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Rep. Wheatley responds to task force: Hill doesn't want Isle of Capri


State Rep. Jake Wheatley, D-Pittsburgh, responded to a city task force's recent recommendation on which slots applicant would be best for Pittsburgh. He also provided an outline of his reasons for his recent vote against a bill to revise the slots law.

“It's unfortunate that the Pittsburgh Gaming Task Force chose to go this route of virtually endorsing the Isle of Capri proposal, especially since they didn't release supporting documents on how they reached this decision. It's worth noting that the task force's own letter admits that the task force currently lacks all the information needed to evaluate one of the two other slots proposals,” Rep. Wheatley said.

Rep. Wheatley said the task force doesn't speak for him or most residents of the Hill District, where the Isle of Capri casino would be located.

“This task force was appointed by a mayor who chose not to run for re-election and it has no real authority to speak on behalf of the entire city about what's best for the city. People on the Hill don't want the casino, especially not without significant concessions to the community that are currently lacking. The Isle of Capri proposal is the only one of the three in a residential area,” Rep. Wheatley said.

Mr. Wheatley represents all three of the possible locations for a slots casino in the city, and he said the Isle of Capri option isn't the best.

“I encourage the state Gaming Control Board to continue fully looking into the Pittsburgh options on its own. The board cannot rely on the task force's comments as somehow representing the voice of the entire city,” Wheatley said.

Rep. Wheatley also explained why he voted last week against a bill to revise the slots law. He gave three major reasons for his vote against S.B. 862:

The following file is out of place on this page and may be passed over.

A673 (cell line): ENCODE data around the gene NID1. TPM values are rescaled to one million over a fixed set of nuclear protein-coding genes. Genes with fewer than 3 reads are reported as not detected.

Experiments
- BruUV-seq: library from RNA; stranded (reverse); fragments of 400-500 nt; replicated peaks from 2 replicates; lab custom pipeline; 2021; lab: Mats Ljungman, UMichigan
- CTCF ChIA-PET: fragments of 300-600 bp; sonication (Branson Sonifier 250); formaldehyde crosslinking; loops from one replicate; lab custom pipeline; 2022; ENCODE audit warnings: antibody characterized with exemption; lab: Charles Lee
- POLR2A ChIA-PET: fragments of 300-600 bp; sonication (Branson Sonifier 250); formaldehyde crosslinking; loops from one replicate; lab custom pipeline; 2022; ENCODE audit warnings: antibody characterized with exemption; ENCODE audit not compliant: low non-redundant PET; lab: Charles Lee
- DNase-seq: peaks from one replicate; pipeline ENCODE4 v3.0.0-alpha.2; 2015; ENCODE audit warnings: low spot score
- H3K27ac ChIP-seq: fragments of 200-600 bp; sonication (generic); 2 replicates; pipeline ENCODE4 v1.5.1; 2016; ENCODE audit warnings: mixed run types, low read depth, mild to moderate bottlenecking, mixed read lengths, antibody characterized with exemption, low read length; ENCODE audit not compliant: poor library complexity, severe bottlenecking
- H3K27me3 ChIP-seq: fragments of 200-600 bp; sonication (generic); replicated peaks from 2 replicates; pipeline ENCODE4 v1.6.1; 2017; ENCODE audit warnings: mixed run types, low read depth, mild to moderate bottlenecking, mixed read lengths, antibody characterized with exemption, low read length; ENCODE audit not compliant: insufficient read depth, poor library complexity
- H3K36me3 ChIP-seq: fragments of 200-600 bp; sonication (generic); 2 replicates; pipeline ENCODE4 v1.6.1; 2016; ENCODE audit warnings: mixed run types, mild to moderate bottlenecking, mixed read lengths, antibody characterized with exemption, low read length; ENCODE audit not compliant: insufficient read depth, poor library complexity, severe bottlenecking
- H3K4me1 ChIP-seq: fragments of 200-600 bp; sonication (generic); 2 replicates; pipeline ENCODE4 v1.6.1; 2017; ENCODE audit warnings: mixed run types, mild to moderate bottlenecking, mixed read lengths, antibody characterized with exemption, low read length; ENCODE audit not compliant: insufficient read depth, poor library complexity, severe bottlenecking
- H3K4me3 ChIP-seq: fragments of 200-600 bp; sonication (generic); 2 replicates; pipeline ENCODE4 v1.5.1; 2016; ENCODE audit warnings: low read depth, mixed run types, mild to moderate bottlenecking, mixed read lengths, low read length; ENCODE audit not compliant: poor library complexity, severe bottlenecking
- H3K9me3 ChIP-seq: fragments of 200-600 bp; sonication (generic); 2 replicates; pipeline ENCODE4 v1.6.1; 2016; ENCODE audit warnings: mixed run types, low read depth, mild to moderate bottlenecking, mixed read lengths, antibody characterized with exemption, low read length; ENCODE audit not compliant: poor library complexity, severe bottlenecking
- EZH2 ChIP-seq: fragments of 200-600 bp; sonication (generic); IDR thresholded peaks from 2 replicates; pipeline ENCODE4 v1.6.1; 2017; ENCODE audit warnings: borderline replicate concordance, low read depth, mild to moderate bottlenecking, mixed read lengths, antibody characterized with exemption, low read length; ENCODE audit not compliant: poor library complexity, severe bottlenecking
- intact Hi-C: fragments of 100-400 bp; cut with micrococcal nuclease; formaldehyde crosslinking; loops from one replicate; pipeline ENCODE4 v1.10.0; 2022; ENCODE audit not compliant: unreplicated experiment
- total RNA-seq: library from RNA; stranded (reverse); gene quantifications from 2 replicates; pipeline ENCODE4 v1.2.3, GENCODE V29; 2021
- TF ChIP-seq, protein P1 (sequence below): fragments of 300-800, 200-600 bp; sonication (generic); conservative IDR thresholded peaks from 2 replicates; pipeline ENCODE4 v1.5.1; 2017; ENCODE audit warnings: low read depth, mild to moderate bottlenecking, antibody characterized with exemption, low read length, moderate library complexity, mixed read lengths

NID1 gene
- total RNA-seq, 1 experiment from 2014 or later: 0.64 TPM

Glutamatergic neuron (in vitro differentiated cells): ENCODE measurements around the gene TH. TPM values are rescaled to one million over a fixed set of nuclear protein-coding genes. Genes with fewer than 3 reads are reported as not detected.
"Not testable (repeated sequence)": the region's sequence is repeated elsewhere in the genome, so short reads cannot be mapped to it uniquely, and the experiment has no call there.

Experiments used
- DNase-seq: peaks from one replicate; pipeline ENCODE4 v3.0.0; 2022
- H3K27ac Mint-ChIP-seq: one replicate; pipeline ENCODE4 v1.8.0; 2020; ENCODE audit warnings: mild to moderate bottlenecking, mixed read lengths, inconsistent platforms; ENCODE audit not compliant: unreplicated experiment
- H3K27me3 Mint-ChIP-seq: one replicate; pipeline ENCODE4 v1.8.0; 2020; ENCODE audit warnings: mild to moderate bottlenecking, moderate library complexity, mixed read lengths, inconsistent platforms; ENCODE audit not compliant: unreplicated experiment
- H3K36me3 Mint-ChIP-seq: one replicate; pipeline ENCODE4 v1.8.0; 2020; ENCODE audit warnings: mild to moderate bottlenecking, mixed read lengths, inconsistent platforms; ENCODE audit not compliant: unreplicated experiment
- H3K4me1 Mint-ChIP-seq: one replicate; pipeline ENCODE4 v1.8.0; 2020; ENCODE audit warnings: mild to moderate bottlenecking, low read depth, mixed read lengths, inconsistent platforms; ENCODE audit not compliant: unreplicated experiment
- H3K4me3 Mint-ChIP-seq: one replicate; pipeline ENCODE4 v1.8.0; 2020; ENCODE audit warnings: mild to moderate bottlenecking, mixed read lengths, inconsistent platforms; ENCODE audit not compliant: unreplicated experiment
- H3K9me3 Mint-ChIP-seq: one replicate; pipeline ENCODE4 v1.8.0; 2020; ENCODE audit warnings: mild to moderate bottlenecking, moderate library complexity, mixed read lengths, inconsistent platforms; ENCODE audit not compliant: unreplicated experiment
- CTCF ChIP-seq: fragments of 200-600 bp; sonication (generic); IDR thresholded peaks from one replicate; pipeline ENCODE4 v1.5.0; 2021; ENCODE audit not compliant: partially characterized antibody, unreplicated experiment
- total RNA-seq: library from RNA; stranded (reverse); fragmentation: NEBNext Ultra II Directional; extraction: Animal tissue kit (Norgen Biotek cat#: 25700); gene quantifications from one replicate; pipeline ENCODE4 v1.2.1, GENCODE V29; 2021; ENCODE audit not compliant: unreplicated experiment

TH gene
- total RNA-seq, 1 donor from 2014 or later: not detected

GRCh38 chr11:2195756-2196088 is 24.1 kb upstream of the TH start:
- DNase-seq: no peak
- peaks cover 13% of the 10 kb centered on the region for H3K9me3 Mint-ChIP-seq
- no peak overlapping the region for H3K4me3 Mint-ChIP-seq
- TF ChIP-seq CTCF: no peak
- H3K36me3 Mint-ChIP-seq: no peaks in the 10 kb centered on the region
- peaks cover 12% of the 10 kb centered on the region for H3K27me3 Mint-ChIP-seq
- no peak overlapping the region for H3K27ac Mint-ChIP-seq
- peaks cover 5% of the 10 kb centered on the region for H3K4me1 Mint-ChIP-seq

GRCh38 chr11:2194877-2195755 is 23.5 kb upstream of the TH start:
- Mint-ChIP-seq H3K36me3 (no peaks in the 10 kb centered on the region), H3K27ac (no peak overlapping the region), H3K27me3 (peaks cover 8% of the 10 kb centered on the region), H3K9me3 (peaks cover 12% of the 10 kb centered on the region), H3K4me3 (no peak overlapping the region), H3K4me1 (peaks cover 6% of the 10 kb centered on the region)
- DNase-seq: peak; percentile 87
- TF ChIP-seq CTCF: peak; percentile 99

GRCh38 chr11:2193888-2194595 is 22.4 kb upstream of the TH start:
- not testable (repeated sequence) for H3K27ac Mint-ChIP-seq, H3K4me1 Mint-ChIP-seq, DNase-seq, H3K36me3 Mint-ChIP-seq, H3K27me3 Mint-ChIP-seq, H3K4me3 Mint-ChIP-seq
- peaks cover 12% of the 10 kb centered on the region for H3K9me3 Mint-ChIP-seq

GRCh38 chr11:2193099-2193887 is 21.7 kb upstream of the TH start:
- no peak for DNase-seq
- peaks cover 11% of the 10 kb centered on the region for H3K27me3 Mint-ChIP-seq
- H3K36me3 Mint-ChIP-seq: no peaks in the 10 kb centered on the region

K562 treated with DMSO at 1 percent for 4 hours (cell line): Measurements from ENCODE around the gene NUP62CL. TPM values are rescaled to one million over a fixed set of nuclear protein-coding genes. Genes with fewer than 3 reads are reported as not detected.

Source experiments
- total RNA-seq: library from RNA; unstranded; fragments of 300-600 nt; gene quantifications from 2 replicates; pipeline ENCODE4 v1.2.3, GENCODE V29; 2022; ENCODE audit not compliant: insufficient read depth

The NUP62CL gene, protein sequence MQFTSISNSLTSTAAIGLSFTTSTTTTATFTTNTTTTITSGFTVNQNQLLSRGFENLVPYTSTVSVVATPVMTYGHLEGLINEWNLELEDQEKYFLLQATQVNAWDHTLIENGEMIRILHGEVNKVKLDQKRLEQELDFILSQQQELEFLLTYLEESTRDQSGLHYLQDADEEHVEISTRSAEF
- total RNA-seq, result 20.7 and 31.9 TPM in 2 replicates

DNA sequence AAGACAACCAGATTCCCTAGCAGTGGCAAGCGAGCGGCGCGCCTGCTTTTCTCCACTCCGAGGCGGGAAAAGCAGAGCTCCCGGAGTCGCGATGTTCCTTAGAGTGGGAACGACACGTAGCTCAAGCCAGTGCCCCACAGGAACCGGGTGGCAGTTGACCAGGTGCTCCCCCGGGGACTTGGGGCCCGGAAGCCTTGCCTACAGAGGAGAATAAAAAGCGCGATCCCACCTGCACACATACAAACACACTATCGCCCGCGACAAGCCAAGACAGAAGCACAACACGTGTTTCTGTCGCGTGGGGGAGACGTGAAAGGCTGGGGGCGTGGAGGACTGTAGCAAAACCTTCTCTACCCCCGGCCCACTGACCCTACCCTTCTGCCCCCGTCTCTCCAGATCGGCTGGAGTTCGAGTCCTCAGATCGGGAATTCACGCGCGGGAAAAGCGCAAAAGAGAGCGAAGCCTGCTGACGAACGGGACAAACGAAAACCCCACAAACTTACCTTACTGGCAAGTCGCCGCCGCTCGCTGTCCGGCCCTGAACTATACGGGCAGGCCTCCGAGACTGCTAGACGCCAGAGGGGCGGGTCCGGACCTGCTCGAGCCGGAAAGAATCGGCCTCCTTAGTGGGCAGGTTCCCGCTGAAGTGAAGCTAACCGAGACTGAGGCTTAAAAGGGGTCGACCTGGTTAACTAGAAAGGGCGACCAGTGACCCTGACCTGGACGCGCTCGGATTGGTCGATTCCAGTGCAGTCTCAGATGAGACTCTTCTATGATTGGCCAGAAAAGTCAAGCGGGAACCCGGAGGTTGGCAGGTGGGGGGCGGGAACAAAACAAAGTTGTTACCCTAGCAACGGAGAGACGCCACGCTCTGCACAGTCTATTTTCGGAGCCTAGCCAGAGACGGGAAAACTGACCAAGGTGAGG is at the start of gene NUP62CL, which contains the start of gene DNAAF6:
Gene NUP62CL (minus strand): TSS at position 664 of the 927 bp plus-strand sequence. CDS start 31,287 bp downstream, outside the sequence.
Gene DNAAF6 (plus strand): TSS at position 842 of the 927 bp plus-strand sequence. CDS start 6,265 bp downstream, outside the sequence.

• The current bill would take away Pittsburgh's local zoning authority over whatever casino the state approves in the city. “I am encouraged that some senators are now talking about dropping that provision. I hope the bill that comes back from the Senate does preserve local control over zoning for Pittsburgh,” he said.

• The current bill also would make it harder for ex-offenders to find work. It would start the 15-year ban on working in the gaming industry from the time a person finishes serving his or her sentence or probation, rather than the date of conviction. “A lot of people want to turn their lives around and this bill would keep them from working as janitors or dishwashers or anything else in this massive new industry in Pennsylvania. That's wrong,” Mr. Wheatley said.

• The current bill also infringes on local authority like that of Allegheny County to ban smoking in public places. “By exempting casinos from local smoking bans, this bill would block efforts to protect public health, especially the health of people working in the casinos, and it would give casinos an unfair advantage over other local businesses,” Rep. Wheatley said.

Mr. Wheatley said he does support several of the reforms included in the bill. In particular, he is encouraged that it still includes his proposal to increase yearly funding by $2.5 million for compulsive problem gambling treatment once slots are operational in Pennsylvania.

Rep. Wheatley previously won approval to increase the yearly funding from $1.5 million to $4 million. The money would come from dedicating a larger share of slots proceeds to the program.


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